Good luck hopefully you can give it one more shot.


I have to agree to everything @Alex_Vermeer and @Thomas_Judy have said… take this rook as an example: I printed a similar part at 25µ a) straight, and b) slightly tilted, in both cases with default supports. These were printed at the same time, the 3rd print job I ever did, with no previous 3D printing experience whatsoever:

In the meantime, I am 99% sure none of those supports for the straight standing part were necessary - the part was designed to produce near-perfect results for sales reasons… whether its the external surface, the print on the top level, the winding stairs, the helix, the robustness of the model. All impress.

Also, as Alex says, the auto/default supports are not bad, but they don’t come close to hand-set points. Particularly like your long straight part: that ABSOLUTELY (in my experience) needs many small supports along the edges, plus a tilt of about 10-25 degrees… less tilt means less layers, means less variance from one end to the other, but a certain tilt is needed as has been said many times.

With the small supports along the edges (which take SOME time to set!) part removal is easy, as is post cleaning - it’s much easier to clean an edge than a surface, in my humble opinion. Here’s an example .FORM - it’s only a small part, but it’s one of the few personal parts I made myself, where I don’t have confidentiality problems:

2015_07_17-battery_clip.form (1.2 MB)

This part is super easy to detach: you need a scalpel to go round the edge, go inside on the second round to separate the supports further inside, then a gentle, careful bending of the base plate and the part is in your hands. The outside is perfect, the inside doesn’t need to be perfect, and the clip bends beautifully.

Dimensional accuracy is tricky… I’ve tried calibration, and this helps, but I still get differences between lower and upper levels of a few tenths of a mm for parts of a few cm (probably something like 0,1mm per 1 cm height) in the x and y directions - you can see this effect in the table of measurements of the calibration part in this calibration thread; I’m also still finding that parts will have some degree of non-planarity, which may be banana- or wave-style… this seems to depend on a whole bunch of things, like the model itself (how thick the walls are, and what shape it is), how it’s oriented, how it’s supported, how it’s separated from the supports, how long it’s washed for, how it’s cured, plus probably some other factors I’m not thinking of.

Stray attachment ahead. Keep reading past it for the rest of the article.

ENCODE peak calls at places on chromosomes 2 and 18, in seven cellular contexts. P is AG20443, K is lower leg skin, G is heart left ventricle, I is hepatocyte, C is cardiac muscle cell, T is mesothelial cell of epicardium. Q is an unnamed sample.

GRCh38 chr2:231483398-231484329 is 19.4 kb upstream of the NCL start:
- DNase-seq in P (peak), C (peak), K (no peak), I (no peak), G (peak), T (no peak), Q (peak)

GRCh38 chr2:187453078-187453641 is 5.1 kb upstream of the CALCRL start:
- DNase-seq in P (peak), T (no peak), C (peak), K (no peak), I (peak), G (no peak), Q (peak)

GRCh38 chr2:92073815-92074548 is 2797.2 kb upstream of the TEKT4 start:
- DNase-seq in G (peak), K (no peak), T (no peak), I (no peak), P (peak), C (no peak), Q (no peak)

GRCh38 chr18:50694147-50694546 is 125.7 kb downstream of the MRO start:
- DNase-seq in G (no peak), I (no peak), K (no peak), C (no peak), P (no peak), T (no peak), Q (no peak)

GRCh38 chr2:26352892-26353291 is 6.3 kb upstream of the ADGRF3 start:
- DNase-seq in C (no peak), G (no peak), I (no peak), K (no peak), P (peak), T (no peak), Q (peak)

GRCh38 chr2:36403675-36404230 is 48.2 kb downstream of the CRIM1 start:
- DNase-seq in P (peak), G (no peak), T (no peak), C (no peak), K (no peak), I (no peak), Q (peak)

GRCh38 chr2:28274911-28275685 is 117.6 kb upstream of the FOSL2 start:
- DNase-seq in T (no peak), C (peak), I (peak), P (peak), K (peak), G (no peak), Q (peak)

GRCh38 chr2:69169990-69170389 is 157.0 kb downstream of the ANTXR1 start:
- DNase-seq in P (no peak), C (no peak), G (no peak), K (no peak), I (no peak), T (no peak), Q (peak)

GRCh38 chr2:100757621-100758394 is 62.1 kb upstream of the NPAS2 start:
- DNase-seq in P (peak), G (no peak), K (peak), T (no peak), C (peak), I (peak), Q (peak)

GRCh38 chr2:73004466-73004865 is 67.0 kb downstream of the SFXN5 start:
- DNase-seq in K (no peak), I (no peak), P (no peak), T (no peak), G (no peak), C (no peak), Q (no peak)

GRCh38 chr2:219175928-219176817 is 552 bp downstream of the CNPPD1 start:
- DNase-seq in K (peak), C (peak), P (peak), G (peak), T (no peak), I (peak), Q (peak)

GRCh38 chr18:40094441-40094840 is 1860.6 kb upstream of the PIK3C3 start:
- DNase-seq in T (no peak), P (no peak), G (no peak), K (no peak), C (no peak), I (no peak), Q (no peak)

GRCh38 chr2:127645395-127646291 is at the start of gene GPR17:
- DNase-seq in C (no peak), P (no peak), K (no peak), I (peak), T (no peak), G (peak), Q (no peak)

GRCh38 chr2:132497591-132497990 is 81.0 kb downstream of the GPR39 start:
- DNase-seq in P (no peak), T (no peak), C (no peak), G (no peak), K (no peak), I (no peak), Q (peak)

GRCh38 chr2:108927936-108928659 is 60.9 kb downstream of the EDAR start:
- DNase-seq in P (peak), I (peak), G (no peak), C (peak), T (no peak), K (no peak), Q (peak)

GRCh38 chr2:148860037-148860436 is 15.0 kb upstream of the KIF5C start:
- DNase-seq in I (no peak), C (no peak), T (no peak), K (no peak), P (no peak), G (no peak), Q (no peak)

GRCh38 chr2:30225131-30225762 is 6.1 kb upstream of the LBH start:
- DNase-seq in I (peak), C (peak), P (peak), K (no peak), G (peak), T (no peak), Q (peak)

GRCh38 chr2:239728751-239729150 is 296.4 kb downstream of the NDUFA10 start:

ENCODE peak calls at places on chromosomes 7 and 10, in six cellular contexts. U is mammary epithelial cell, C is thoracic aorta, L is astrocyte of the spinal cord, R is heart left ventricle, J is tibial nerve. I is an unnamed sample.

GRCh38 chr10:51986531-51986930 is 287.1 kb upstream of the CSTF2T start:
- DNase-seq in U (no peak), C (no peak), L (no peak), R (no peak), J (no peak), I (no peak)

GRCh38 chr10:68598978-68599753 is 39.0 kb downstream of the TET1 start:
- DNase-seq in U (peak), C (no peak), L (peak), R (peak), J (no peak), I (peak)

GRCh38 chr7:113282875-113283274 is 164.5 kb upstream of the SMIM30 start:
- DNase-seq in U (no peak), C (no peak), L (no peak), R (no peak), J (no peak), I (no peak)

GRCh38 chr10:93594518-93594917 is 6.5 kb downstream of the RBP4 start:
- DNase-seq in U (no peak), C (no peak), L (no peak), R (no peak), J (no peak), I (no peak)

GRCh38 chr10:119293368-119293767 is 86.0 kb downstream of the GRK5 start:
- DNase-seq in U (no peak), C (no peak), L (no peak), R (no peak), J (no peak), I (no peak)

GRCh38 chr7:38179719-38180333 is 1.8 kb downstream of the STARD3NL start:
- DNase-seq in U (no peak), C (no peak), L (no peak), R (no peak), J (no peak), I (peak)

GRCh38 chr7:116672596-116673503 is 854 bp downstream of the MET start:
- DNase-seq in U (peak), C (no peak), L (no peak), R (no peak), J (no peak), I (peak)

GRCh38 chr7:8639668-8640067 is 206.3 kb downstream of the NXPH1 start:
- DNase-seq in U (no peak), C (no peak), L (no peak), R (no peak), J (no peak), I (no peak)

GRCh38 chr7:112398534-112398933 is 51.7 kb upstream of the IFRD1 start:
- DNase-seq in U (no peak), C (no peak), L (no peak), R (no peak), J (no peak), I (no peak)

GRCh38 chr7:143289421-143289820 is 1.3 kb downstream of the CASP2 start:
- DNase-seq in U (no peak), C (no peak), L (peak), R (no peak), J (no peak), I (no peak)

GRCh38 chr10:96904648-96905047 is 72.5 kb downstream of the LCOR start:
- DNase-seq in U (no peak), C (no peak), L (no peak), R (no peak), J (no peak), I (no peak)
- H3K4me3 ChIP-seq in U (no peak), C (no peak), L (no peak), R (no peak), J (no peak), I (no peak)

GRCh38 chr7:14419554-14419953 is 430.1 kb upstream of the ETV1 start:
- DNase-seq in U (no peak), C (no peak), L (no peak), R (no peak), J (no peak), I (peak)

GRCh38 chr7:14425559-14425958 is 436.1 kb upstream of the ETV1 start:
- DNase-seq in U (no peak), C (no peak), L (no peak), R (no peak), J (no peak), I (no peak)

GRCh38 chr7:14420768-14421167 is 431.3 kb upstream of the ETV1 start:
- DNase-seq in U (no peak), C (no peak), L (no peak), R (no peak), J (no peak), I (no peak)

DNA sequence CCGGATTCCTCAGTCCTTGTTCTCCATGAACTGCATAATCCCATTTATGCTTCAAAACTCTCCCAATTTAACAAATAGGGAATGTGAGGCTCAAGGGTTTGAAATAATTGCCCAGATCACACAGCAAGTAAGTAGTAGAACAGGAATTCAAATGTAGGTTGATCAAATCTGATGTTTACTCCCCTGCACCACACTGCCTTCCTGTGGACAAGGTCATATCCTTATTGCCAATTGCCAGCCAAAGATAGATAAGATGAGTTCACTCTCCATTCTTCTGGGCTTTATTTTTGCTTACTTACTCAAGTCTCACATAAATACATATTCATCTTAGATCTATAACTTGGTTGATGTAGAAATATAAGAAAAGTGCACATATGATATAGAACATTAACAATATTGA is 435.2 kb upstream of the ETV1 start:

Still, all said: I LOVE the Form1+… as already said here, for the price, so long as you weren’t expecting perfection with no effort, I think it’s REALLY great value and a brilliant tool.

Nice looking parts, particularly those (pipe or cable?) clips - that’s the ‘tough’ resin, right?

What kind of dimensional accuracy do you get?

Do you notice the part getting smaller the higher up from the supports it gets?

@T78, not much to add here. @Thomas_Judy and @Seagull are spot on!

Though I can understand your boss wanting to send it back. it would merely result in a loss. Show him the long term value by using the photo’s Thomas and Seagull have shown you. With some help from the forum, you’ll be come an expert at printing with the Form1+ and generate results which are unmatched by other desktop printers. Not to mention you’ll become more valuable to the company as you’re the only one who’s able to operate such a delicate machine ;)!.


Most were within +/- 0.1 mm tolerance or better, there was one that got out side of that but it was me trying different curing processes with it to see if I could get away from a 4 hr cure time ( My curing station is under the recommended wattage 36w that Formlabs suggests) so I was cutting corners and removed the parts early from their supports and it really walked on me. But so far I have 6 functioning parts out being tested by the plastics engineers at my office, so far all positive reviews from them.

T78: I’ve had a closer look at some parts I printed that have long edges like yours. One thing I notice time and again, is that a ‘supporting edge’ (that is the edge of your part that is closest to the build platform) will be slightly curved, the more weight it has to support the more curved it will be. I’m not really sure if it really is because of the weight, but that is the way I imagine it - it’s probably more due to peel loading over many cycles. At any rate, here are some pics to show what I mean:

The model width of this plate is 62.0mm, so we’re only talking about 0.2-0.3mm - for most purposes, this won’t even notice, but I’m still aiming for under +/-0.1mm tolerances on such pieces… in many cases I might not need it, but sometimes I do, and I want to be able to make an informed choice for each model I print.